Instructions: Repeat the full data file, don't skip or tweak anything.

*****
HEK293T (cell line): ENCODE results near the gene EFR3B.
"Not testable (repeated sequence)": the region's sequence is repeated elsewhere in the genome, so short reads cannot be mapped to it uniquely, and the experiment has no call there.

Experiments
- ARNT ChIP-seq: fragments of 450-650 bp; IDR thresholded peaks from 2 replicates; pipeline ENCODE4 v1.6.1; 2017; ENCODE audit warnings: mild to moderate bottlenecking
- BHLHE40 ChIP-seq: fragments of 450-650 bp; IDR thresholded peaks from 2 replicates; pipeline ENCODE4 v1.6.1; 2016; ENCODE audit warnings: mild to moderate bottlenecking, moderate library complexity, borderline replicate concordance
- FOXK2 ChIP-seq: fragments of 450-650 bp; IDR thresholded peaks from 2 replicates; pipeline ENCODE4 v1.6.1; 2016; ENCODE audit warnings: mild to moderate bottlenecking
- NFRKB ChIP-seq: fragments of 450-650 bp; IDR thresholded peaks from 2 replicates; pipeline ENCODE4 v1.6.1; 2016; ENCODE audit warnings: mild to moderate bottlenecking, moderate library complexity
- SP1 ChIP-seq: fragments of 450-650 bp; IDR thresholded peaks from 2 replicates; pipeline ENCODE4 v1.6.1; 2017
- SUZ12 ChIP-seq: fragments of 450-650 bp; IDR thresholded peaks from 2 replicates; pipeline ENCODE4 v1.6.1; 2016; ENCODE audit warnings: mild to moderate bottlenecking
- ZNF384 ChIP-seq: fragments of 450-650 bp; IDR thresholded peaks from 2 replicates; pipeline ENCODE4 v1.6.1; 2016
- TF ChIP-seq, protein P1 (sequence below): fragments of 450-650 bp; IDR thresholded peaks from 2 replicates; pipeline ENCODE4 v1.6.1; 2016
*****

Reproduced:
HEK293T (cell line): ENCODE results near the gene EFR3B.
"Not testable (repeated sequence)": the region's sequence is repeated elsewhere in the genome, so short reads cannot be mapped to it uniquely, and the experiment has no call there.

Experiments
- ARNT ChIP-seq: fragments of 450-650 bp; IDR thresholded peaks from 2 replicates; pipeline ENCODE4 v1.6.1; 2017; ENCODE audit warnings: mild to moderate bottlenecking
- BHLHE40 ChIP-seq: fragments of 450-650 bp; IDR thresholded peaks from 2 replicates; pipeline ENCODE4 v1.6.1; 2016; ENCODE audit warnings: mild to moderate bottlenecking, moderate library complexity, borderline replicate concordance
- FOXK2 ChIP-seq: fragments of 450-650 bp; IDR thresholded peaks from 2 replicates; pipeline ENCODE4 v1.6.1; 2016; ENCODE audit warnings: mild to moderate bottlenecking
- NFRKB ChIP-seq: fragments of 450-650 bp; IDR thresholded peaks from 2 replicates; pipeline ENCODE4 v1.6.1; 2016; ENCODE audit warnings: mild to moderate bottlenecking, moderate library complexity
- SP1 ChIP-seq: fragments of 450-650 bp; IDR thresholded peaks from 2 replicates; pipeline ENCODE4 v1.6.1; 2017
- SUZ12 ChIP-seq: fragments of 450-650 bp; IDR thresholded peaks from 2 replicates; pipeline ENCODE4 v1.6.1; 2016; ENCODE audit warnings: mild to moderate bottlenecking
- ZNF384 ChIP-seq: fragments of 450-650 bp; IDR thresholded peaks from 2 replicates; pipeline ENCODE4 v1.6.1; 2016
- TF ChIP-seq, protein P1 (sequence below): fragments of 450-650 bp; IDR thresholded peaks from 2 replicates; pipeline ENCODE4 v1.6.1; 2016